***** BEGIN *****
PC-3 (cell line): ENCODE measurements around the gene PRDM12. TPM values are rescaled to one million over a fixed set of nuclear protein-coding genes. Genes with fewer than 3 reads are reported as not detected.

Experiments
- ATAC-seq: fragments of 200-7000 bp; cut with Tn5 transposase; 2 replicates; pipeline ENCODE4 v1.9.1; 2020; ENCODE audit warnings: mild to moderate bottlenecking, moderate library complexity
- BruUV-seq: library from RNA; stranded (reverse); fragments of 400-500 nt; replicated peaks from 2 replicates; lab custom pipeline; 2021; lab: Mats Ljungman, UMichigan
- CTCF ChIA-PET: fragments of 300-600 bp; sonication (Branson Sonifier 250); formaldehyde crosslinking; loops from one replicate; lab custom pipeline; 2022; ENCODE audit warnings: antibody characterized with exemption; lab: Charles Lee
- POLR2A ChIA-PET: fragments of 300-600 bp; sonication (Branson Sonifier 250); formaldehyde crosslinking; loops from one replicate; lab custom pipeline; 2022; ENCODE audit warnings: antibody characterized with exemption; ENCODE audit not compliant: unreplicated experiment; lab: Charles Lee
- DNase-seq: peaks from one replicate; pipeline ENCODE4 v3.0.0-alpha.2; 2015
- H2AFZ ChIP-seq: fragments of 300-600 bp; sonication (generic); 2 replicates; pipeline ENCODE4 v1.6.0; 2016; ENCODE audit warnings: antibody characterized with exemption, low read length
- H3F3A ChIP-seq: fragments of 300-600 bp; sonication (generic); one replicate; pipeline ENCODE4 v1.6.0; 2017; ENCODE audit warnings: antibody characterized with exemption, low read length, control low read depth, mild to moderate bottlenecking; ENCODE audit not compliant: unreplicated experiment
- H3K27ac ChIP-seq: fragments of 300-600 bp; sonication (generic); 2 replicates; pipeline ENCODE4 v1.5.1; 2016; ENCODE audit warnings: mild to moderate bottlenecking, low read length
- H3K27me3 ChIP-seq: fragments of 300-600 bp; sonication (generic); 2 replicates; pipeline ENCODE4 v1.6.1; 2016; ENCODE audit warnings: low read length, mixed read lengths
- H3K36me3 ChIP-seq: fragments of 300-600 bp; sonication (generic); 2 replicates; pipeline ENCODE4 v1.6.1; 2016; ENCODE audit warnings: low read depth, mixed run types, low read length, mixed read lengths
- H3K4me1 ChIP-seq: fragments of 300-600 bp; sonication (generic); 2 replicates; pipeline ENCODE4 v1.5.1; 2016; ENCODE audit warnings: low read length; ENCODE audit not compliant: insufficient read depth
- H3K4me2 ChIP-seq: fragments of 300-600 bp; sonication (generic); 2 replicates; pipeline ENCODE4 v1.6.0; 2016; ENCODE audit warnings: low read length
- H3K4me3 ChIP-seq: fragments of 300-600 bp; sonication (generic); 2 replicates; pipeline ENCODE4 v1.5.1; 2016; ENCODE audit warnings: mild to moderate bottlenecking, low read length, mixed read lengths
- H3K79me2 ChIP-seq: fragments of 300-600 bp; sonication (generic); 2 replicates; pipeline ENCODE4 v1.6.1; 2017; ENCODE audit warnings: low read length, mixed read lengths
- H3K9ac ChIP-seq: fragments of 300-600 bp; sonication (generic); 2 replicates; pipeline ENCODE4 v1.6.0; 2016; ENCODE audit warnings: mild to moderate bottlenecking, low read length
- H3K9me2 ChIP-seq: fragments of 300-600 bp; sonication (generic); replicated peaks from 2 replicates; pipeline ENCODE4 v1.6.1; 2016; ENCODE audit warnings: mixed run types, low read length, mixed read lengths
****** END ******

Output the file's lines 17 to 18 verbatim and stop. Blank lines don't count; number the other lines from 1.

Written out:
- H3K9ac ChIP-seq: fragments of 300-600 bp; sonication (generic); 2 replicates; pipeline ENCODE4 v1.6.0; 2016; ENCODE audit warnings: mild to moderate bottlenecking, low read length
- H3K9me2 ChIP-seq: fragments of 300-600 bp; sonication (generic); replicated peaks from 2 replicates; pipeline ENCODE4 v1.6.1; 2016; ENCODE audit warnings: mixed run types, low read length, mixed read lengths